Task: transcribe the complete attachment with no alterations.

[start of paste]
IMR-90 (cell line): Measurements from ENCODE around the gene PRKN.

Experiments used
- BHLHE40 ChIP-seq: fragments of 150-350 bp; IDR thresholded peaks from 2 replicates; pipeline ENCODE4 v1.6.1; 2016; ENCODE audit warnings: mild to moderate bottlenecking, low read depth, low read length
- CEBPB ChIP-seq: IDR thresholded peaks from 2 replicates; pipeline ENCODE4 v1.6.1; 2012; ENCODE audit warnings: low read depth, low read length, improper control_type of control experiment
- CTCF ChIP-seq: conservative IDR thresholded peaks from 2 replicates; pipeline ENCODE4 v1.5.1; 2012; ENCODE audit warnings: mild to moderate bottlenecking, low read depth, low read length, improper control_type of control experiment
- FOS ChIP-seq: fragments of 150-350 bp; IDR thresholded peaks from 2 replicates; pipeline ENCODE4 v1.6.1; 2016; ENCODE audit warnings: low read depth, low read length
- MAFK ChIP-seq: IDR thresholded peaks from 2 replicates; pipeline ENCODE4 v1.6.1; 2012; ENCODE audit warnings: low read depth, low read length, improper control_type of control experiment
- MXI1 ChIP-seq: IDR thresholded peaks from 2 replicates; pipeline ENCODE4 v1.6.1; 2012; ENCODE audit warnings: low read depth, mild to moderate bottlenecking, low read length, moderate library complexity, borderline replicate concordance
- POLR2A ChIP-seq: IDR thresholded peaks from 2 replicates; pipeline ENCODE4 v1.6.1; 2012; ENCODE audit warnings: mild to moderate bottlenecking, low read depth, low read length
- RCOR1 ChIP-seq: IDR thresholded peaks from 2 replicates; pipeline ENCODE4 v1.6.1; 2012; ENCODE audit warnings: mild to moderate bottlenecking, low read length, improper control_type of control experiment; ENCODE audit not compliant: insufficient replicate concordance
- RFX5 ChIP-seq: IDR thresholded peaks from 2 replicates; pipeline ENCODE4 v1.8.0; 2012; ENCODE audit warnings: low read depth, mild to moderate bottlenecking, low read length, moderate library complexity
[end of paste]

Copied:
IMR-90 (cell line): Measurements from ENCODE around the gene PRKN.

Experiments used
- BHLHE40 ChIP-seq: fragments of 150-350 bp; IDR thresholded peaks from 2 replicates; pipeline ENCODE4 v1.6.1; 2016; ENCODE audit warnings: mild to moderate bottlenecking, low read depth, low read length
- CEBPB ChIP-seq: IDR thresholded peaks from 2 replicates; pipeline ENCODE4 v1.6.1; 2012; ENCODE audit warnings: low read depth, low read length, improper control_type of control experiment
- CTCF ChIP-seq: conservative IDR thresholded peaks from 2 replicates; pipeline ENCODE4 v1.5.1; 2012; ENCODE audit warnings: mild to moderate bottlenecking, low read depth, low read length, improper control_type of control experiment
- FOS ChIP-seq: fragments of 150-350 bp; IDR thresholded peaks from 2 replicates; pipeline ENCODE4 v1.6.1; 2016; ENCODE audit warnings: low read depth, low read length
- MAFK ChIP-seq: IDR thresholded peaks from 2 replicates; pipeline ENCODE4 v1.6.1; 2012; ENCODE audit warnings: low read depth, low read length, improper control_type of control experiment
- MXI1 ChIP-seq: IDR thresholded peaks from 2 replicates; pipeline ENCODE4 v1.6.1; 2012; ENCODE audit warnings: low read depth, mild to moderate bottlenecking, low read length, moderate library complexity, borderline replicate concordance
- POLR2A ChIP-seq: IDR thresholded peaks from 2 replicates; pipeline ENCODE4 v1.6.1; 2012; ENCODE audit warnings: mild to moderate bottlenecking, low read depth, low read length
- RCOR1 ChIP-seq: IDR thresholded peaks from 2 replicates; pipeline ENCODE4 v1.6.1; 2012; ENCODE audit warnings: mild to moderate bottlenecking, low read length, improper control_type of control experiment; ENCODE audit not compliant: insufficient replicate concordance
- RFX5 ChIP-seq: IDR thresholded peaks from 2 replicates; pipeline ENCODE4 v1.8.0; 2012; ENCODE audit warnings: low read depth, mild to moderate bottlenecking, low read length, moderate library complexity